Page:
A large but harmless snake had been gently removed from the grass as it slithered cautiously towards the pond. His playground was destined to be the setting for a long table to seat 30-odd people for dinner on the farm the next day. So, move along!
If he had any snake friends they sure kept their distance with all that rumpus on the farm. Table set, napkins folded, flowers arranged: now the pond was the perfect backdrop for a farm dinner that kicked off with handcrafted cocktails while a blazing hot fire pit heated up Himalayan salt slabs and the tantalizing smell of fire-roasted goat filled the air.
The setting is small-scale family owned dairy goat farm All We Need Farms just outside Houston. “The goats are ours but not one of the girls,” said goat farmer Stacy who puts sustainability and animal care at the top of her farming priorities. These were two wethers that led a happy life on pasture, well, until this dinner event.
In the field behind the dairy the girl goats greet arriving guests, bleating softly as if whispering to each other: “look at all these peeps coming to see us!” The dairy kitchen is where all that creamy goat milk goodness is processed into … ice cream! All We Need Farms is locally famous for its goat milk pops, all made by hand using pure ingredients and flavors range from vanilla and strawberry to dark chocolate and (my favorite) cajeta.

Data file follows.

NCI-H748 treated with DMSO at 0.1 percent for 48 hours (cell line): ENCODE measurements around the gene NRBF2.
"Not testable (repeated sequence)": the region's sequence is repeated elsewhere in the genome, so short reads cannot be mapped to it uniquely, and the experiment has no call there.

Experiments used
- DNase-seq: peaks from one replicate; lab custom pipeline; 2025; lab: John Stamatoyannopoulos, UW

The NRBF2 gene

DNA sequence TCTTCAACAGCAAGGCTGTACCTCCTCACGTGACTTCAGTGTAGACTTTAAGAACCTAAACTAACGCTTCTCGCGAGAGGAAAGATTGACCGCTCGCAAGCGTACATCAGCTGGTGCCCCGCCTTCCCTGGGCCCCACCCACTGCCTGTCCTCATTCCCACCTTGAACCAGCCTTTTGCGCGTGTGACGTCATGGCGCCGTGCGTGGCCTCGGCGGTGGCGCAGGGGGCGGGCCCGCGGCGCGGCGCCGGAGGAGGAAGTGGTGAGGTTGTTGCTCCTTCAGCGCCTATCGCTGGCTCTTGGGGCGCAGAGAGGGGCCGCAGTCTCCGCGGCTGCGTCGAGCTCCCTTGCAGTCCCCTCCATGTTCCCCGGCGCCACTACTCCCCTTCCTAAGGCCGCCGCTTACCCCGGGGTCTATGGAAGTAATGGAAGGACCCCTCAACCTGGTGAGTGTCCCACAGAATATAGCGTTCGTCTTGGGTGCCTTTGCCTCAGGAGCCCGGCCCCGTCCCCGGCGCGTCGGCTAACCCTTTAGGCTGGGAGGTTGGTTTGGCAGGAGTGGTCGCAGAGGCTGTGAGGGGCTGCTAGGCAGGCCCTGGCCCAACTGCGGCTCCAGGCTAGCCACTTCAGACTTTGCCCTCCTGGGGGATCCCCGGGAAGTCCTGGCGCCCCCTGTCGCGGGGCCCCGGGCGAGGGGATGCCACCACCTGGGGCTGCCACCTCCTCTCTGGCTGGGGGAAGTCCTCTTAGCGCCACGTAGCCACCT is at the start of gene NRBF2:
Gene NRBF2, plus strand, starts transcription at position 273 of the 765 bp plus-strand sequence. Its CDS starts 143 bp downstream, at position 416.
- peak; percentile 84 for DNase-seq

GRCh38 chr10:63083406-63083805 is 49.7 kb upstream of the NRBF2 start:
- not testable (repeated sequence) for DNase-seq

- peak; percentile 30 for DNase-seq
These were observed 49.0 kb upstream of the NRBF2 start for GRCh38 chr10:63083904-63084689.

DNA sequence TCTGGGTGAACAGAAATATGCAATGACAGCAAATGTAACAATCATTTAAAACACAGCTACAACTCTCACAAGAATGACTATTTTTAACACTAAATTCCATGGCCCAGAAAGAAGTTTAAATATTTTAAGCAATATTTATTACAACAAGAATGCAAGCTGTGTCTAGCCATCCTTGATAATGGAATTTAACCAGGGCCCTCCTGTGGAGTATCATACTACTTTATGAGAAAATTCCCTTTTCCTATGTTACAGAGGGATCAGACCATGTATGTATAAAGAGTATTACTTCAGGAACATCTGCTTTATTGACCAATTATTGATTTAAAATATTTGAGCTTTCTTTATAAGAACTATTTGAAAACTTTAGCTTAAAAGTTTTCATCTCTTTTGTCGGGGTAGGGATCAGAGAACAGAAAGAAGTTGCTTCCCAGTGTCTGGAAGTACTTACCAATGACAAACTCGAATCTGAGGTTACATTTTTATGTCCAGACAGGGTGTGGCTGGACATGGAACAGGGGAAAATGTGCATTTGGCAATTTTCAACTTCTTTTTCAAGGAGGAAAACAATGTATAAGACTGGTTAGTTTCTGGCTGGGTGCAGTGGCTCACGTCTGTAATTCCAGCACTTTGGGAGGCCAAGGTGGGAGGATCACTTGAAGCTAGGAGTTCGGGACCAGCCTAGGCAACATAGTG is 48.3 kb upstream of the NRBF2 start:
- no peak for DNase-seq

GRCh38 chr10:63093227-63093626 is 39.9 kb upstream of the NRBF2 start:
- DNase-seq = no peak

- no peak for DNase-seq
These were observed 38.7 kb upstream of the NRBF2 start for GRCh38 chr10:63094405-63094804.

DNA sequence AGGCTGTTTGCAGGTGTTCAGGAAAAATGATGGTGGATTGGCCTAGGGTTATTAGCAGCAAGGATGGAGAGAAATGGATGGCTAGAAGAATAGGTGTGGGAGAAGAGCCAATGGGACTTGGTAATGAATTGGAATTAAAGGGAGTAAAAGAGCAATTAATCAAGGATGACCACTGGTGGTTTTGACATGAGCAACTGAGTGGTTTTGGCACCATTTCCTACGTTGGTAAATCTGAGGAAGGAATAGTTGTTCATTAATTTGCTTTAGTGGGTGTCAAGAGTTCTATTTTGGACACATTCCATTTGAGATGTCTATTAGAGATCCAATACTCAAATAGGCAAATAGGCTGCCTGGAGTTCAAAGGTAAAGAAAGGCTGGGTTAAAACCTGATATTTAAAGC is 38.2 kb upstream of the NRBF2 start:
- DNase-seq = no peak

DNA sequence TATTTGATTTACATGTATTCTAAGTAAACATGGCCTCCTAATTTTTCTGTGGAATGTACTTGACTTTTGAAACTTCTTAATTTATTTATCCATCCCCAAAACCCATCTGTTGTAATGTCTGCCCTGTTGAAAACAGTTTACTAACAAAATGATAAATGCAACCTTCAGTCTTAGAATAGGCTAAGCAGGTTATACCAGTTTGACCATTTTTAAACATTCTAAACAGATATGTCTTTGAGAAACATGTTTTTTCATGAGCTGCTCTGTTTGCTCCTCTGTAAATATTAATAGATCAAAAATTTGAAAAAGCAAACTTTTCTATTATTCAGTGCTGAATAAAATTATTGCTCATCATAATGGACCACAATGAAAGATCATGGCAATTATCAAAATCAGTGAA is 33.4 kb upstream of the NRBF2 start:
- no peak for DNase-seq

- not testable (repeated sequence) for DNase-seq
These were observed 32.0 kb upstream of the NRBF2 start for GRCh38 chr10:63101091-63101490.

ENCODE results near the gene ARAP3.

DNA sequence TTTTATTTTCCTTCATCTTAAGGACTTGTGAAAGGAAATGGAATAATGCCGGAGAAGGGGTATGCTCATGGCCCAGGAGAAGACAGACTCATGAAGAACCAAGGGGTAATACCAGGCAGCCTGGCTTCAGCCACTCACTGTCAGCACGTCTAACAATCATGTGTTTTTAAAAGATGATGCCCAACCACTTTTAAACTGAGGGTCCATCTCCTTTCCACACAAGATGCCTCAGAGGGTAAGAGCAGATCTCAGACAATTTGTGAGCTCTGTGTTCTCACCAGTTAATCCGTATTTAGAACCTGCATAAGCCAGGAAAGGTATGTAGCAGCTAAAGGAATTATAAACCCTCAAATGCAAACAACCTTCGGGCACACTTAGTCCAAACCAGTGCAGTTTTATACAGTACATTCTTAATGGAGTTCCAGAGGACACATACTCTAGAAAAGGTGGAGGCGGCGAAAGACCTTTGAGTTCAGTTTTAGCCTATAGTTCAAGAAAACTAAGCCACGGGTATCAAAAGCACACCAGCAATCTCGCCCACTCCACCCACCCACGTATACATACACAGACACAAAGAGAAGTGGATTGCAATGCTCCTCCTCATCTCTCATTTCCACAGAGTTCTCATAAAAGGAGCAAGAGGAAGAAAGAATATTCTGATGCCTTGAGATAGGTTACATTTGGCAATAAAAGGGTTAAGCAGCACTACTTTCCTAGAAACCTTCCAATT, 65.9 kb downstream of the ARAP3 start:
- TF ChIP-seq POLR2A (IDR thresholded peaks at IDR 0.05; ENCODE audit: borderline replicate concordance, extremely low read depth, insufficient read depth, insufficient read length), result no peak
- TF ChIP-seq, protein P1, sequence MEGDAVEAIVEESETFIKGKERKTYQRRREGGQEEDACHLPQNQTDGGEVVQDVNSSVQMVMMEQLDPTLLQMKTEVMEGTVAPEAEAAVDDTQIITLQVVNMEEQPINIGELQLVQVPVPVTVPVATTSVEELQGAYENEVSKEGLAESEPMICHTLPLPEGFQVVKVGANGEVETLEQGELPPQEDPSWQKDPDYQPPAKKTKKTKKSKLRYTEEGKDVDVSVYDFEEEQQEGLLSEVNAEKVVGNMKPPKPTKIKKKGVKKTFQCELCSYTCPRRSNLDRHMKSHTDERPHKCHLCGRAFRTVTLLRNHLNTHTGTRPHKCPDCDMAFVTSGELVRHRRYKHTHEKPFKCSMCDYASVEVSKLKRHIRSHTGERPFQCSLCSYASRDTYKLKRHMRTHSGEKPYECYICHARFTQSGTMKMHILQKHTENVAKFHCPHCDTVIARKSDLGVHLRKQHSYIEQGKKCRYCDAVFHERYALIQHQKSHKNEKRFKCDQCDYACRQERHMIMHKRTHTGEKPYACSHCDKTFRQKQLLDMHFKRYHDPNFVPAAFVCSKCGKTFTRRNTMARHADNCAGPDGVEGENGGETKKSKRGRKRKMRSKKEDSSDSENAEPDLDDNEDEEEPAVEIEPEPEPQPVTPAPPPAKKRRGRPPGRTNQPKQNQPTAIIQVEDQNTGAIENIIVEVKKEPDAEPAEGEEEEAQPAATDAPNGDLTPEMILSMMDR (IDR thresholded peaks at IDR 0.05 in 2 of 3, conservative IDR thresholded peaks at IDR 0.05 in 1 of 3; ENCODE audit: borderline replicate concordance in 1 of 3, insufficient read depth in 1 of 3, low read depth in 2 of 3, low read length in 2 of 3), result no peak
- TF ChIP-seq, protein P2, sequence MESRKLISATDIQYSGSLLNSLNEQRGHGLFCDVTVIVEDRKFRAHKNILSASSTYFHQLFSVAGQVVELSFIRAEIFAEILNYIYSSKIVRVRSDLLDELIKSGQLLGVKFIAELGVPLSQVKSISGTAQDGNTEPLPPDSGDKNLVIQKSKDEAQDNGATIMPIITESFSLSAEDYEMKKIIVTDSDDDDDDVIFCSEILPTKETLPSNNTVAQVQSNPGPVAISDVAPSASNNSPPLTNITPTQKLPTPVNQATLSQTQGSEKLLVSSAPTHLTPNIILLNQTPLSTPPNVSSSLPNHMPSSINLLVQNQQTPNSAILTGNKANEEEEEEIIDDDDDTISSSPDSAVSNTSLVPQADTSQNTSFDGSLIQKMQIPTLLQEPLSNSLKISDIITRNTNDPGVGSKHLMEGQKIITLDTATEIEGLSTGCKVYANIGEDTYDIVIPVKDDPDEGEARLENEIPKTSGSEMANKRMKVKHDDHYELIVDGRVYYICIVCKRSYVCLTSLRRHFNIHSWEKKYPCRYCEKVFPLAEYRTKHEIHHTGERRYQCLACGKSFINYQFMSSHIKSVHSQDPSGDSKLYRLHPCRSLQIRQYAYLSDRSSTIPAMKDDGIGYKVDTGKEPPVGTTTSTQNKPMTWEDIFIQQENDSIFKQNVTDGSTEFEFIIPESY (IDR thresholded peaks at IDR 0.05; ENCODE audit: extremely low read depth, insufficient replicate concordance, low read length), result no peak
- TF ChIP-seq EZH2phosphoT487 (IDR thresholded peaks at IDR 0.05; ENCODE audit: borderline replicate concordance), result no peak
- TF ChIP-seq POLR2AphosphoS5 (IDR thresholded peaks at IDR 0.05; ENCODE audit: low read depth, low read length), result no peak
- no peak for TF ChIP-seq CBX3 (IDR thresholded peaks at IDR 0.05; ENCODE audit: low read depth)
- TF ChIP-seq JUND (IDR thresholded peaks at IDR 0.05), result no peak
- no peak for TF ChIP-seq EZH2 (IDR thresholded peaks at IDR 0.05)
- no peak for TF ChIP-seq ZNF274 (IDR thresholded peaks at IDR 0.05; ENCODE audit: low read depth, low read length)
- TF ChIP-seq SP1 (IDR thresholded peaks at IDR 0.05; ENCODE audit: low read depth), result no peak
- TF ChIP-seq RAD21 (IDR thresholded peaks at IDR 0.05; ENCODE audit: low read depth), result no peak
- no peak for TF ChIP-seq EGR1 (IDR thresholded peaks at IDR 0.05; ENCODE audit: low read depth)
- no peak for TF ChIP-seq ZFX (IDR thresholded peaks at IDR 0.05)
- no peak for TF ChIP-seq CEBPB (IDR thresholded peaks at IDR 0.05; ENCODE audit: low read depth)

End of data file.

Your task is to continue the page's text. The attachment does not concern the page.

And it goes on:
We are spoilt crazy with fine wines, good food, a delicious dose of humor from chef and crew — including whimsical props like elephant tea pots to pour melted butter — and of course: an ongoing cooking show.
Never a dull moment, the crew are busy at the fire pit, tossing and turning shrimp on sizzling hot Himalayan salt slabs while under damp cloth the stuffed flatbreads wait puffed and perfect to go on the grill next. Basting the roasted goats one more time, one of the chefs takes out a knife as big as a sword and proceeds to carve the goat into manageable portions. Dishes come, empty plates go: creamy cauliflower soup, Gulf shrimp grilled on salt slabs, feta and chard stuffed flatbreads and pea & pulses pilaf with tender juicy pieces of roasted goat. We all watch, eat and are increasingly happy.
As darkness sets in, fireflies dance in the meadows where the farm’s heritage breed hogs live. The bullfrogs in the pond croak, and a gentle breeze keeps mosquitos at bay.
Just before dessert — a crisp galette of apple, berries and ginger — the goats make their presence a little louder known, bleating for attention as they round up in the barn for the last milking of the day. They remind us that this is a working farm, after all.
What is it that makes a popup farm dinner so unforgettable? Is it the setting? The food? Feeling part of it all because you’re right at the action, at a long table sharing family-style food? Is it knowing that this IS where our food comes from: from the farm? Or is it all of the above, and then some?
This was a farm dinner by Breaking Bread Popup Series in Houston. Farm dinners happen everywhere: don’t miss an opportunity to attend one!